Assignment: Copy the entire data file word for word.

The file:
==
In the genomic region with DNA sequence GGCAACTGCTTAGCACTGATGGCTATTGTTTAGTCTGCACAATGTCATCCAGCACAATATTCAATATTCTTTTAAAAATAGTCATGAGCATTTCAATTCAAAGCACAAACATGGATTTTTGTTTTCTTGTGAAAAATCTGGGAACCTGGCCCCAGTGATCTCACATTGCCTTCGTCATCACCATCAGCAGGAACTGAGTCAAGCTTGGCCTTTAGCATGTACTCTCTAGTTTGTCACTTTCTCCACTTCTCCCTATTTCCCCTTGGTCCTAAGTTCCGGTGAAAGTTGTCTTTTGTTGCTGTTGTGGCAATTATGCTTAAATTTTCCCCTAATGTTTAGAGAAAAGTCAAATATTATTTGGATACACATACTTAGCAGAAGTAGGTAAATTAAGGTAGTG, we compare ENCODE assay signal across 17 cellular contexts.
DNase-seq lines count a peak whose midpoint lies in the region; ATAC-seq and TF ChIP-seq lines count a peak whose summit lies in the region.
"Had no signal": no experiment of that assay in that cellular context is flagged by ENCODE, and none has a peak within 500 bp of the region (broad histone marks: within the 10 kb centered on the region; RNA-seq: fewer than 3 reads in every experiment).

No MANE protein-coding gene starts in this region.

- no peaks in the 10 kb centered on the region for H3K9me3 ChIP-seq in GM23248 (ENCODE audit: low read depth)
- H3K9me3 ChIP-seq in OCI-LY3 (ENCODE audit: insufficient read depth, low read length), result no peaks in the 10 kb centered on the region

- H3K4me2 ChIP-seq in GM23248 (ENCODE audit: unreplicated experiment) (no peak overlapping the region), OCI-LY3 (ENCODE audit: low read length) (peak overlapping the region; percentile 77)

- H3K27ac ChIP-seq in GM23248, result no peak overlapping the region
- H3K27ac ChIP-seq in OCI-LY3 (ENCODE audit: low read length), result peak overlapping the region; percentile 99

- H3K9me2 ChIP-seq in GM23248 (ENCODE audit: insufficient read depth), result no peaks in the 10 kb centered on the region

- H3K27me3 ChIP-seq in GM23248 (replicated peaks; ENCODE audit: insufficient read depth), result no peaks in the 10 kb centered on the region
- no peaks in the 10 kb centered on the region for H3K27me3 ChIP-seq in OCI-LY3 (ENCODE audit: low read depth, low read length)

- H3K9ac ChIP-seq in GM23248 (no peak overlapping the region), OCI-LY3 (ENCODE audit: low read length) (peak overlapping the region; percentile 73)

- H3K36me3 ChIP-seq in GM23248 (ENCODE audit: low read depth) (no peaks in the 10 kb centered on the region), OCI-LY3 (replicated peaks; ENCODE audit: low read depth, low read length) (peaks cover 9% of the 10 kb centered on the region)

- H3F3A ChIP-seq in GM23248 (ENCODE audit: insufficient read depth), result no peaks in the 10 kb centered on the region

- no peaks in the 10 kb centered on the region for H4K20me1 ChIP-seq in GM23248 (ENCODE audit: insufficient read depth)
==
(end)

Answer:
In the genomic region with DNA sequence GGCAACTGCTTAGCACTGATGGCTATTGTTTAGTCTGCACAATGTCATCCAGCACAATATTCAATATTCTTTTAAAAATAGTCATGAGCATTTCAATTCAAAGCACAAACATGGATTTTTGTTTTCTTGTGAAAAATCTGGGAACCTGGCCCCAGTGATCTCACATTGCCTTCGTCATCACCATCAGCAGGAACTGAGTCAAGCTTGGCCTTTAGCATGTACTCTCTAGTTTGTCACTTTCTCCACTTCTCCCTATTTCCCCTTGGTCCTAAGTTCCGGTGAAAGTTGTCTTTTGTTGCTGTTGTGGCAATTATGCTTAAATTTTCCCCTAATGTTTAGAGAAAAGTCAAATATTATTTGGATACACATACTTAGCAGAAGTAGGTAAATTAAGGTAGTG, we compare ENCODE assay signal across 17 cellular contexts.
DNase-seq lines count a peak whose midpoint lies in the region; ATAC-seq and TF ChIP-seq lines count a peak whose summit lies in the region.
"Had no signal": no experiment of that assay in that cellular context is flagged by ENCODE, and none has a peak within 500 bp of the region (broad histone marks: within the 10 kb centered on the region; RNA-seq: fewer than 3 reads in every experiment).

No MANE protein-coding gene starts in this region.

- no peaks in the 10 kb centered on the region for H3K9me3 ChIP-seq in GM23248 (ENCODE audit: low read depth)
- H3K9me3 ChIP-seq in OCI-LY3 (ENCODE audit: insufficient read depth, low read length), result no peaks in the 10 kb centered on the region

- H3K4me2 ChIP-seq in GM23248 (ENCODE audit: unreplicated experiment) (no peak overlapping the region), OCI-LY3 (ENCODE audit: low read length) (peak overlapping the region; percentile 77)

- H3K27ac ChIP-seq in GM23248, result no peak overlapping the region
- H3K27ac ChIP-seq in OCI-LY3 (ENCODE audit: low read length), result peak overlapping the region; percentile 99

- H3K9me2 ChIP-seq in GM23248 (ENCODE audit: insufficient read depth), result no peaks in the 10 kb centered on the region

- H3K27me3 ChIP-seq in GM23248 (replicated peaks; ENCODE audit: insufficient read depth), result no peaks in the 10 kb centered on the region
- no peaks in the 10 kb centered on the region for H3K27me3 ChIP-seq in OCI-LY3 (ENCODE audit: low read depth, low read length)

- H3K9ac ChIP-seq in GM23248 (no peak overlapping the region), OCI-LY3 (ENCODE audit: low read length) (peak overlapping the region; percentile 73)

- H3K36me3 ChIP-seq in GM23248 (ENCODE audit: low read depth) (no peaks in the 10 kb centered on the region), OCI-LY3 (replicated peaks; ENCODE audit: low read depth, low read length) (peaks cover 9% of the 10 kb centered on the region)

- H3F3A ChIP-seq in GM23248 (ENCODE audit: insufficient read depth), result no peaks in the 10 kb centered on the region

- no peaks in the 10 kb centered on the region for H4K20me1 ChIP-seq in GM23248 (ENCODE audit: insufficient read depth)